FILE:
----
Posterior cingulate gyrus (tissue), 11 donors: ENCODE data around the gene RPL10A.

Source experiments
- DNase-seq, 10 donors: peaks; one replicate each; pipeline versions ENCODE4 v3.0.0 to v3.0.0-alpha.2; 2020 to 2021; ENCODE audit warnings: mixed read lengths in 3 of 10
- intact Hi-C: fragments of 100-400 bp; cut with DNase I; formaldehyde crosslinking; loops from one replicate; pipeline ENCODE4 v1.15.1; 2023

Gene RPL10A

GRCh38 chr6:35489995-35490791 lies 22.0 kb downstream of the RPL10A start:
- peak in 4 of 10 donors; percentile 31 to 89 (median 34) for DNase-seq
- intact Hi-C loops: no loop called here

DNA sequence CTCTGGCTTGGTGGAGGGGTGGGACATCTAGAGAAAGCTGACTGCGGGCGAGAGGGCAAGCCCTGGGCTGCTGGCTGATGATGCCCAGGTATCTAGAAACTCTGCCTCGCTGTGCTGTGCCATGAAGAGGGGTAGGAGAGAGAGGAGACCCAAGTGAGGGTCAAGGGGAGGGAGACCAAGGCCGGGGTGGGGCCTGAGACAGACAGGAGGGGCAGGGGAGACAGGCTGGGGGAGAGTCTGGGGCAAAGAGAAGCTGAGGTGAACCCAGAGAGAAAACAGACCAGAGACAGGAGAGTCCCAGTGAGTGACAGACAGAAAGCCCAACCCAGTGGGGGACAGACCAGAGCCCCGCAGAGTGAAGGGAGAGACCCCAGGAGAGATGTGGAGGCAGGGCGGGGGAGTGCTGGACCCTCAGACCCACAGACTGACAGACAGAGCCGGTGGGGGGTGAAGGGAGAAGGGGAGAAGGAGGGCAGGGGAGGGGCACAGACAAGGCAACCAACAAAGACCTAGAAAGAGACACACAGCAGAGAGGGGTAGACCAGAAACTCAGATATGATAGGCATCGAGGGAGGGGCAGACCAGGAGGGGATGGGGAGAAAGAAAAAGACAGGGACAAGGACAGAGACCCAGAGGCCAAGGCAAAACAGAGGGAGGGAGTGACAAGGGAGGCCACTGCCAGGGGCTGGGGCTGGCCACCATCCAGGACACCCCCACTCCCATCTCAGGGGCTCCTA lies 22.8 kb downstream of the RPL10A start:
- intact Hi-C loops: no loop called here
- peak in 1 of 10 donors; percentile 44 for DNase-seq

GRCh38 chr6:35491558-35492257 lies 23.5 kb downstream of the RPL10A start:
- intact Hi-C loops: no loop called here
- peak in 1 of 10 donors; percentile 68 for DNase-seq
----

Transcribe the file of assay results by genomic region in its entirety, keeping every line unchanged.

Posterior cingulate gyrus (tissue), 11 donors: ENCODE data around the gene RPL10A.

Source experiments
- DNase-seq, 10 donors: peaks; one replicate each; pipeline versions ENCODE4 v3.0.0 to v3.0.0-alpha.2; 2020 to 2021; ENCODE audit warnings: mixed read lengths in 3 of 10
- intact Hi-C: fragments of 100-400 bp; cut with DNase I; formaldehyde crosslinking; loops from one replicate; pipeline ENCODE4 v1.15.1; 2023

Gene RPL10A

GRCh38 chr6:35489995-35490791 lies 22.0 kb downstream of the RPL10A start:
- peak in 4 of 10 donors; percentile 31 to 89 (median 34) for DNase-seq
- intact Hi-C loops: no loop called here

DNA sequence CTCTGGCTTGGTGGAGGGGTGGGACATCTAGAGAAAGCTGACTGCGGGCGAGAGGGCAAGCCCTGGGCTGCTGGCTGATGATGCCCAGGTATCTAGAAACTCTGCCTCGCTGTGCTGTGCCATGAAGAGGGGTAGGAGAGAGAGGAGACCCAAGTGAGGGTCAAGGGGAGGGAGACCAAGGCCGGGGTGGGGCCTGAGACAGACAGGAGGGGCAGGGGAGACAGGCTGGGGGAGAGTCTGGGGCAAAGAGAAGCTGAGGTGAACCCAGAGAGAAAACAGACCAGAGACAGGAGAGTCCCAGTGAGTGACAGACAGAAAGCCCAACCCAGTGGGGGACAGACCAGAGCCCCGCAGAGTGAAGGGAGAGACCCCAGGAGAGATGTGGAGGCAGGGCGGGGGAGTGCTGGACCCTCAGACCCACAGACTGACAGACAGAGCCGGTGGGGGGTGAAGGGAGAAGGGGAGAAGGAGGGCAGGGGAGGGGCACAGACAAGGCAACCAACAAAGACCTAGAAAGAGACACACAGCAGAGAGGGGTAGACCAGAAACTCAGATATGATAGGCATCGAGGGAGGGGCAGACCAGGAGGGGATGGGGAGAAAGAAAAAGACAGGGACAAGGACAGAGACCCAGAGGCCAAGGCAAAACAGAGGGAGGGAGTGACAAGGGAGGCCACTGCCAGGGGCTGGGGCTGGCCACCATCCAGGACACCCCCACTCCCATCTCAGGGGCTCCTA lies 22.8 kb downstream of the RPL10A start:
- intact Hi-C loops: no loop called here
- peak in 1 of 10 donors; percentile 44 for DNase-seq

GRCh38 chr6:35491558-35492257 lies 23.5 kb downstream of the RPL10A start:
- intact Hi-C loops: no loop called here
- peak in 1 of 10 donors; percentile 68 for DNase-seq